Investing in remote team culture is so much more than just saying you support remote work. These days, most employers boast about embracing remote work when they, in actuality, heavily frown upon it. On that note, the people you work with need to know you won’t hold grudges against them if they don’t show up at the office for days (but still deliver results). How do you make them trust you? 

  • Lead by example! If you are an authority for a team, make sure you, yourself don’t come to the office often, so everyone else gets comfortable enough doing the same
  • Be vocal about the benefits of remote work. Only after your employees hear you loud and clear that the company is fully supportive of remote work will they start practicing it
  • Include “remote work” into your branding. When putting up job ads or advertising your company, make it clear that remote work is a part of your brand’s DNA, something you are passionate about

✅ Share ‘the Vision’ with Everybody

Finding competent remote employees is no piece of cake (hey, slow hiring, we’re looking at you!). However, once you do find them, you want to make sure they stick around for a while. So, how do you get them to buy into your company culture and startup’s vision without working side-by-side with you in the office?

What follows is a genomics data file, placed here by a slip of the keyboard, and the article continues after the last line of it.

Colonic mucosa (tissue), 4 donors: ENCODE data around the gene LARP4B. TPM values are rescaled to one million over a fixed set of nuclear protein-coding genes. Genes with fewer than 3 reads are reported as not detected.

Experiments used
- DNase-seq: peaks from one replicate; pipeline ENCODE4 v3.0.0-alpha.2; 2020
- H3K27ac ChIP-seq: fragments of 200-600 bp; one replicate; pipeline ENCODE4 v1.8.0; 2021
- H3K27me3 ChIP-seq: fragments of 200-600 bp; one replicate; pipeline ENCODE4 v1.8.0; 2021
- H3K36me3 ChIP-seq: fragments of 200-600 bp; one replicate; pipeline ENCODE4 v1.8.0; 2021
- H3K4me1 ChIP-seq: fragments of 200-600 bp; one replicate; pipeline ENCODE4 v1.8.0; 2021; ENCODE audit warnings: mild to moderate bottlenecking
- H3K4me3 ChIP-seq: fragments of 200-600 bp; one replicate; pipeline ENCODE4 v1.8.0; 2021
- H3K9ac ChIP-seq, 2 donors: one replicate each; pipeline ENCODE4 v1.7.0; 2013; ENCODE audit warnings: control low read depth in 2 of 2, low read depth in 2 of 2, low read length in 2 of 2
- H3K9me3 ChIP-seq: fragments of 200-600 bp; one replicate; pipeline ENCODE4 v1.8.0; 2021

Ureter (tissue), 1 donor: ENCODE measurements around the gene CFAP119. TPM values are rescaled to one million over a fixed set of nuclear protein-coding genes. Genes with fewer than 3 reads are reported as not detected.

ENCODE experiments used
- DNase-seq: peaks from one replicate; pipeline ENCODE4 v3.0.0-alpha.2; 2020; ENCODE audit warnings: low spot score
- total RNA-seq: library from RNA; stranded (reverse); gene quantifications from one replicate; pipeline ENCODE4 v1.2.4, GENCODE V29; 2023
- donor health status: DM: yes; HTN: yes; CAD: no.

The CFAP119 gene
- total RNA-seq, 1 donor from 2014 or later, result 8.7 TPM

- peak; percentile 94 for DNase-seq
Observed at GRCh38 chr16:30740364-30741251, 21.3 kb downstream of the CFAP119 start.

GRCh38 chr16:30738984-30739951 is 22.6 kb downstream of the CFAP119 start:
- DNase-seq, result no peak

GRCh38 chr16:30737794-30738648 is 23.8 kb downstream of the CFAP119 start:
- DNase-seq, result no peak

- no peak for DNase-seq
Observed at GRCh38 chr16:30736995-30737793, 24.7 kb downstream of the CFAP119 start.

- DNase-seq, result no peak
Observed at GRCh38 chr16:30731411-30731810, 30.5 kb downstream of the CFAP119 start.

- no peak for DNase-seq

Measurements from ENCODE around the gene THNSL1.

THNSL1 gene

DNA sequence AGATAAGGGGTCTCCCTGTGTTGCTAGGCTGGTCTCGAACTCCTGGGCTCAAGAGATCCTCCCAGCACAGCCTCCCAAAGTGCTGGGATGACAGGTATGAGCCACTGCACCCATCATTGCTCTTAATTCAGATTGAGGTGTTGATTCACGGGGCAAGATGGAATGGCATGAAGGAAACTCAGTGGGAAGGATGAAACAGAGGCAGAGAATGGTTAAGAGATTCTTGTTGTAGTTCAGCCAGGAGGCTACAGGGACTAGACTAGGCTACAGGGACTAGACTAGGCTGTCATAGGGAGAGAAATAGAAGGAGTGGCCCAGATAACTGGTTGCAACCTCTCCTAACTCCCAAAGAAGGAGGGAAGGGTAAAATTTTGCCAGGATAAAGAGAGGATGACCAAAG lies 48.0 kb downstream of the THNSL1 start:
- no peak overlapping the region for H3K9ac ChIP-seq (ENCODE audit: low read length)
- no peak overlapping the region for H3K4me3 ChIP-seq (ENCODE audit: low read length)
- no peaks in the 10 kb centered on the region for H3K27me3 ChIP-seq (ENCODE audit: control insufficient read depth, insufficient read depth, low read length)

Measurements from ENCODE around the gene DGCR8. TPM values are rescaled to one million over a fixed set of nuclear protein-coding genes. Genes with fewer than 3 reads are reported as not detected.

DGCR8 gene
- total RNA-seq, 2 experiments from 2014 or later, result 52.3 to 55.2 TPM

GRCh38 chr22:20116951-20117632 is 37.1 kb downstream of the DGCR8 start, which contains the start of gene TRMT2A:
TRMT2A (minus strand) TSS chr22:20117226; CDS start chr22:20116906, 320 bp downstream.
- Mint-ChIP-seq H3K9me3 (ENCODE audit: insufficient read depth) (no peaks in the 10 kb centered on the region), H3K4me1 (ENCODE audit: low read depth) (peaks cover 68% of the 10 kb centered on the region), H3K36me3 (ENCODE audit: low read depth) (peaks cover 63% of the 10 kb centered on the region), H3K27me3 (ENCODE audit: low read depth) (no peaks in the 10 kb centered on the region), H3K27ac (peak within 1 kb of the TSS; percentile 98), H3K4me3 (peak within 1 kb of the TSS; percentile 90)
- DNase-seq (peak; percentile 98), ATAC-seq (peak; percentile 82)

The key? Team meetings. 🤩 Yes, holding meetings with team members across different time zones is challenging, but also essential. To effectively communicate your brand vision and goals, you need to get to know your staff, and they need to get to know you and everyone else. Agree on a time that works for everyone, even if it meant staying later or getting up a bit earlier to be online with your remote colleagues. Once everyone becomes comfortable with each other, it’ll be easier to organize meetings from then on.

✅ Create a Clear-Cut Culture for Your Company

Remote workers tend to feel isolated from their coworkers who work from the office even when they’re, to a certain degree, involved in digital business discussions. This may lead to your remote employees feeling undervalued or like their contributions don’t actually matter.

To avoid such atmosphere, make sure that – whatever the company is going through (whether it be a big or a small change, adjustment, regulation, etc.) – your remote employees are informed. Whether you are holding face-to-face video chats (group and/or individual) or you are sending emails, transparency, and inclusion of remote workers are crucial.